Some Jewish prisoners secretly wrote eye-witness accounts of the atrocities of the gas chambers and hid them in bottles or metal containers buried in the ground. A number of these accounts were discovered after the war.

Of a total of about 7,000 staff at Auschwitz, only 750 were ever punished. Many went on to build good careers, including one man who became head of human resources for a large German company.

There are approximately 500 survivors of Nazi death camps or ghettos living in Britain today.

Auschwitz Timeline

1933
Dachau, the first Nazi concentration camp, is established near Munich.

May 1940
Rudolf Höss arrives in the Polish town of to create a new concentration camp on the site of a deserted Polish army barracks.

14 June 1940
The first transport of Polish political prisoners arrives at Auschwitz.

22 June 1941
Germany invades the Soviet Union. Special Nazi killing squads, the Einsatzgruppen, operate behind the German army in Russia, inciting pogroms against the Jews and murdering “Jews in the service of the party or the state”.

28 July 1941
Five hundred and seventy-five sick and disabled inmates at Auschwitz are selected for gassing. There is nowhere to kill them without disturbance, so they are sent back to Germany to be murdered there.

14 August 1941
Himmler visits the headquarters of Einsatzgruppe B in Minsk and discovers that shooting women and children is causing some of his troops psychological damage. He contemplates other methods of killing Jews in the East.

Autumn 1941
The first gassing experiments take place using Zyklon B, a powerful disinfectant, in order to exterminate supposed Soviet ‘commissars’ as well as those at the camp who are considered to be unfit for work.

October–November 1941
Plans of the new camp extension at Birkenau are altered to exclude basic living space. Ten thousand Soviet prisoners of war arrive to build the extension.

November 1941
The first German Jews are deported to eastern Europe. Belzec, a small experimental gas camp, is used as a place to kill ‘unproductive’ Jews.

20 January 1942
Senior Nazis meet at the Wannsee conference to co-ordinate the ‘Final Solution of the Jewish Question’ and to agree a definition of ‘Jew’.

Spring 1942
The first large-scale gassing of Silesian Jews in Auschwitz-Birkenau takes place.

20 June 1942
Prisoner Kazimierz Piechowski escapes from Auschwitz with three other prisoners, dressed as SS men.

2 July 1942
In France, the Vichy Government agrees that gendarmes will co-operate in rounding up foreign Jews throughout France, provided Jews with French citizenship are allowed to remain.

19 July 1942
Himmler orders the General Government (eastern Poland) to be ‘cleansed’ of Jews by the end of the year.

Summer 1942
The hot summer has rotted thousands of corpses. Höss visits to inspect machinery for incinerating bodies.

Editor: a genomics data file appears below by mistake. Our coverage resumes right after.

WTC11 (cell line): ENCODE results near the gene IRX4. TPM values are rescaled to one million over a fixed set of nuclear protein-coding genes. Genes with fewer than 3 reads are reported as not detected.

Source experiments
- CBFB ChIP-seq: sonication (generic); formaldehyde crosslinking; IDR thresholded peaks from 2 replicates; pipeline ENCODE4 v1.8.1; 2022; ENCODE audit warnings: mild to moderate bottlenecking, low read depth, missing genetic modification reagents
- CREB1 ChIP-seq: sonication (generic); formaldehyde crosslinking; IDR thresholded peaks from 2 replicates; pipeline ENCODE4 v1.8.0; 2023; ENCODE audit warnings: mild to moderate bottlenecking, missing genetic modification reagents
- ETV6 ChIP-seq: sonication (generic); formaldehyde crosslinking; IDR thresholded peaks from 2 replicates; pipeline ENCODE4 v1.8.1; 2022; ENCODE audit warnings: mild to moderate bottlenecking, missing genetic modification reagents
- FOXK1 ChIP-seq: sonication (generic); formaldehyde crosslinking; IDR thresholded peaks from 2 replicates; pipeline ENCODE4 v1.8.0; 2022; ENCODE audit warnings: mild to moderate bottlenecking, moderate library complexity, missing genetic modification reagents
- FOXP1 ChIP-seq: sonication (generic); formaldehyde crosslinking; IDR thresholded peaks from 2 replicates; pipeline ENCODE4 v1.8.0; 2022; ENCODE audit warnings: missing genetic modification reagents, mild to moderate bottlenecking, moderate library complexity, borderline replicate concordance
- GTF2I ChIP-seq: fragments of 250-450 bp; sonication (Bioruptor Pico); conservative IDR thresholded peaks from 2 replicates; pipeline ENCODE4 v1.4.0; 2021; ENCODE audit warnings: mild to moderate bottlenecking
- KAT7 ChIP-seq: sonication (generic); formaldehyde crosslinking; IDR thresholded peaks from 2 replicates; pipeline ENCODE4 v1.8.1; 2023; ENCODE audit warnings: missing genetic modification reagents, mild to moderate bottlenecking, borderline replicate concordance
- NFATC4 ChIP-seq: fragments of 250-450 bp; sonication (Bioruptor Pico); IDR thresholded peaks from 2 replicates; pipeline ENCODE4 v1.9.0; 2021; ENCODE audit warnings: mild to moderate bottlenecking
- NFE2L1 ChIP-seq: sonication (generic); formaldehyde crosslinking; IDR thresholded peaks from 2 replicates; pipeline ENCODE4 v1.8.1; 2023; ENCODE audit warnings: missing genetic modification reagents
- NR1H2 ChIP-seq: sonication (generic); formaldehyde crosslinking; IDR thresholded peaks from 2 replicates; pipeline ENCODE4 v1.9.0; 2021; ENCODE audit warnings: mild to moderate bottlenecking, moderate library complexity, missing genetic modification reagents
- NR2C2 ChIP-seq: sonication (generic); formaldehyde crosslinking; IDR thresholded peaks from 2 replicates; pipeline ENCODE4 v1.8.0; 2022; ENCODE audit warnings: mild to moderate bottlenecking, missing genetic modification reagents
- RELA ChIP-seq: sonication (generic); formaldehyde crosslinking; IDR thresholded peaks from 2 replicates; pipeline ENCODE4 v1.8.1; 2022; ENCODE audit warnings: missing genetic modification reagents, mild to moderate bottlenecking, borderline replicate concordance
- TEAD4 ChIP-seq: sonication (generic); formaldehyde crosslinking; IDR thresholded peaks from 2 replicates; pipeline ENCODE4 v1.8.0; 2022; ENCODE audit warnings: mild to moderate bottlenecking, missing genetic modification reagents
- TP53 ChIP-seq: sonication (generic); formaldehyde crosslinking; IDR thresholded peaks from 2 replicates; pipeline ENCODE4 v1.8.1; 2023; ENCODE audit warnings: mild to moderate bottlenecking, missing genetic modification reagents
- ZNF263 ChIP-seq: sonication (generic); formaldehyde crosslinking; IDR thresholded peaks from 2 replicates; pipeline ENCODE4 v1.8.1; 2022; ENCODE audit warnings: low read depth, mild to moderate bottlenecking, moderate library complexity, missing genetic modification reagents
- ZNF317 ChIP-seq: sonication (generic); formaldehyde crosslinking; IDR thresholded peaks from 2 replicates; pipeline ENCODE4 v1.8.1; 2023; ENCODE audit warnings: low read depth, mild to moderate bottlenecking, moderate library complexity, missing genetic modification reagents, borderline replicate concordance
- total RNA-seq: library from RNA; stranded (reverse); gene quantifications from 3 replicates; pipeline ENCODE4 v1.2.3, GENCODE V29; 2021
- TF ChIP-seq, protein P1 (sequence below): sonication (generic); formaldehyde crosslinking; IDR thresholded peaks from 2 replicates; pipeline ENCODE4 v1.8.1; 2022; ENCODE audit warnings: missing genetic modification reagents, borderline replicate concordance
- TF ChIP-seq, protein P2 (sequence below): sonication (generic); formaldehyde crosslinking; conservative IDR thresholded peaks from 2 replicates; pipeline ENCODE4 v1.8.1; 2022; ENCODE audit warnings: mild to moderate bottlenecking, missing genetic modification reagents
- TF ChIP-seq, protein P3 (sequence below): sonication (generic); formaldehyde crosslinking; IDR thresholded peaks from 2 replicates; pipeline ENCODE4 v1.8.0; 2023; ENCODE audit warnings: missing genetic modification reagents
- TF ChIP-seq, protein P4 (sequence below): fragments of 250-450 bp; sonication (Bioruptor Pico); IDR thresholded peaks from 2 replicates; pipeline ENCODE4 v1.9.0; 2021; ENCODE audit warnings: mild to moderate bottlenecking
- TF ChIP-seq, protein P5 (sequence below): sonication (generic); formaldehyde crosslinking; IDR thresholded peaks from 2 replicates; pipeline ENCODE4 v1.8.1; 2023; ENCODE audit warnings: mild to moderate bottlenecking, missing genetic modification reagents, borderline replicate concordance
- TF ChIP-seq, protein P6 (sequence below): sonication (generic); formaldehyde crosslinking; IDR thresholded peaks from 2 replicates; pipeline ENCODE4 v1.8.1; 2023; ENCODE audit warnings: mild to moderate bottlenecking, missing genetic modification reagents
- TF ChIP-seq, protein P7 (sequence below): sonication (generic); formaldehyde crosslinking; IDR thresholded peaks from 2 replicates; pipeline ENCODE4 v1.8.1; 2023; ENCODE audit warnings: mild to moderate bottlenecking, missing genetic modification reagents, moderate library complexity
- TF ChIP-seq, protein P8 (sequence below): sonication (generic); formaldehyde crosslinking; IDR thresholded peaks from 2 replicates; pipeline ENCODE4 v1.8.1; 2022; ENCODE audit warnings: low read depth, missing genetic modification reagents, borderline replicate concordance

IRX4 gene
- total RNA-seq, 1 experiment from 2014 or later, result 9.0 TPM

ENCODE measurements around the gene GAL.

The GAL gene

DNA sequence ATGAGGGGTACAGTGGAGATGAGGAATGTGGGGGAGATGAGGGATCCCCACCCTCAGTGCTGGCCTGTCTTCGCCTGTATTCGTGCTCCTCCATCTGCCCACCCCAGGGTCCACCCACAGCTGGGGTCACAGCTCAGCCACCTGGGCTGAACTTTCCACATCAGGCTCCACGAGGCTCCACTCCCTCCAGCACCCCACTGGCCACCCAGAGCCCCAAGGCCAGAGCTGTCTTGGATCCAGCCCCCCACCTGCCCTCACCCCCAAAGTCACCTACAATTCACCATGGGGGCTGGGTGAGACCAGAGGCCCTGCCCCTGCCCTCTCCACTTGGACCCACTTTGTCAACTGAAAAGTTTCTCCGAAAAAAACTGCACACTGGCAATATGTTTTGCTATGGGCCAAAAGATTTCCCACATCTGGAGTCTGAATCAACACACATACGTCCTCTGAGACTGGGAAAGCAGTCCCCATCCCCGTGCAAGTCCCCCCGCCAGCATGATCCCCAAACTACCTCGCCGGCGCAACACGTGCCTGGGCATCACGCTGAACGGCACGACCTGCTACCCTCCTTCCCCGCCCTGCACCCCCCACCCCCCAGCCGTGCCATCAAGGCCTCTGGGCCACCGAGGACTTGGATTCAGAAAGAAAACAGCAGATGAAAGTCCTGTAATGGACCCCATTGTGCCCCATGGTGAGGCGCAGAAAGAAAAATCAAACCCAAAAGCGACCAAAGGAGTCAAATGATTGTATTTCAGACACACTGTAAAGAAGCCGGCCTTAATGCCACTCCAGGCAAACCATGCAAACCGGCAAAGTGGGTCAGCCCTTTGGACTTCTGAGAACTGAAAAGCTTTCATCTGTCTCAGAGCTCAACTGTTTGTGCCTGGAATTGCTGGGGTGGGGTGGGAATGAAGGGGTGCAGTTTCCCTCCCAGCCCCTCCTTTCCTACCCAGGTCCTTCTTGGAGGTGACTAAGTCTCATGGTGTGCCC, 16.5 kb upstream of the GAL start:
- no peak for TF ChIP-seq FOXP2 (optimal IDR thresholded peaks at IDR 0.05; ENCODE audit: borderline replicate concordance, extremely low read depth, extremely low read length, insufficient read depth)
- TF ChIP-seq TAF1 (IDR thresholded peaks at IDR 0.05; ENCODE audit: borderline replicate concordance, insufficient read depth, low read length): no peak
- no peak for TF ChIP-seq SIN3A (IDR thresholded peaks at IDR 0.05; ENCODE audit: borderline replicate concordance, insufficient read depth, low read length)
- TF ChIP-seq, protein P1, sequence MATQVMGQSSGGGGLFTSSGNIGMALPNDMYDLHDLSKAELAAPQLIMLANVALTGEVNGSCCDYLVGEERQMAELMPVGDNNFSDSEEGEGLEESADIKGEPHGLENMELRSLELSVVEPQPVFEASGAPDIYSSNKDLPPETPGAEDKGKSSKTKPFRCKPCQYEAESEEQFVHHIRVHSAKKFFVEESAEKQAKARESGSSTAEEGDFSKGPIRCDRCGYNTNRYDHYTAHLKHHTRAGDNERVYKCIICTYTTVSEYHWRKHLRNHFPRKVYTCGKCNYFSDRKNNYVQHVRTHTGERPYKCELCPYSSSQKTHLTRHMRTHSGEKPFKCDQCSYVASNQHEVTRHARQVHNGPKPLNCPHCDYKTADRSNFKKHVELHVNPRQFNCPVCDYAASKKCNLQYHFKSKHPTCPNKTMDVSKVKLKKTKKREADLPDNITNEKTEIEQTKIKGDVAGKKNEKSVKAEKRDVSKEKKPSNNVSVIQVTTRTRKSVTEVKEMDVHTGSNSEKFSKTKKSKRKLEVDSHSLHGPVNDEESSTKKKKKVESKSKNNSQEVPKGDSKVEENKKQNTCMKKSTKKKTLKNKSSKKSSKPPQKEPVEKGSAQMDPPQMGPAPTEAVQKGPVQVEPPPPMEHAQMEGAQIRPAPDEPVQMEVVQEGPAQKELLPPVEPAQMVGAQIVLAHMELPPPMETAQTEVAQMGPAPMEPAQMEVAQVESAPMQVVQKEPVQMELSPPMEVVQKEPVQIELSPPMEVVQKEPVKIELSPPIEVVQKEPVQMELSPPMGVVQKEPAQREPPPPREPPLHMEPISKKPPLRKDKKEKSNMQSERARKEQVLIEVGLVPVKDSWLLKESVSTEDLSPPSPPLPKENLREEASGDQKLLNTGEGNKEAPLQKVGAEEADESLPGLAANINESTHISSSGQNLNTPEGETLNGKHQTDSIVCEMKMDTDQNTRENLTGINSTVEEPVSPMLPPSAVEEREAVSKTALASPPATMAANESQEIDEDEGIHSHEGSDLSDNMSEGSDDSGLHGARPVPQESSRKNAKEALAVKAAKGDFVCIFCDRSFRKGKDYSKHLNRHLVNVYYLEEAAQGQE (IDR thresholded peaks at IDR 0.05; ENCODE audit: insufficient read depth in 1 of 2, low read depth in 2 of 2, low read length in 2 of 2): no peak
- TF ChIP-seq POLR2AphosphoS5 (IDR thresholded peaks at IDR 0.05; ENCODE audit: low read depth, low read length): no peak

March 1943
The new crematoria are put into operation at Auschwitz-Birkenau.

May 1943
Dr Josef Mengele joins Auschwitz as camp physician and begins to carry out experiments on inmates.

October 1943
The heads of the Danish churches publish a strong protest against Nazi treatment of Jews. Danish social and economic organisations and King Christian X also object strongly, and universities close for a week in protest.

Autumn 1943
The war is not going well for Nazi Germany and some other countries, such as Bulgaria and Romania, resist handing over their Jews.

14 October 1943
Half of the 600 Jews in Sobibor concentration camp manage to escape on one day. Fifty of them evade capture and survive the war.

17 March 1944
Hitler orders the occupation of Hungary, fearing that the Hungarians might be thinking of changing sides. Jewish deportations begin under Adolf Eichmann.

31 May 1944
A meeting of the British War Cabinet Committee on the Reception and Accommodation of Refugees discusses Eichmann’s ‘goods for blood’ offer of swapping Jewish prisoners for money. The committee recommends that the Cabinet rejects his offer.

24 June 1944
The most detailed news yet about the mass gassings of Jews reaches the US War Department. It is based on reports from a number of escaped prisoners.

30 June 1944
A train takes 1,684 to freedom, brokered directly between Eichmann and Jewish organisers. The Nazis charge $1,000 per head for the places. The train eventually makes it to Switzerland and freedom.

2 August 1944
The Gypsy camp at Auschwitz is liquidated.

7 October 1944
The Sonderkommando in Crematorium IV of Auschwitz instigates a revolt, and is later joined by those from Crematorium II. They are brutally put down by the SS.

27 January 1945
The Red Army liberates Auschwitz-Birkenau and its remaining 7,000 prisoners.

12 March 1945
Himmler signs an agreement not to pass on Hitler’s order to destroy all concentration camps and kill all prisoners. In early April, against Hitler’s express wishes, he permits the Allies to take Bergen.


Season 1 Cast

as
Host - Herself

as
Narrator - Herself

as
Narrator - Himself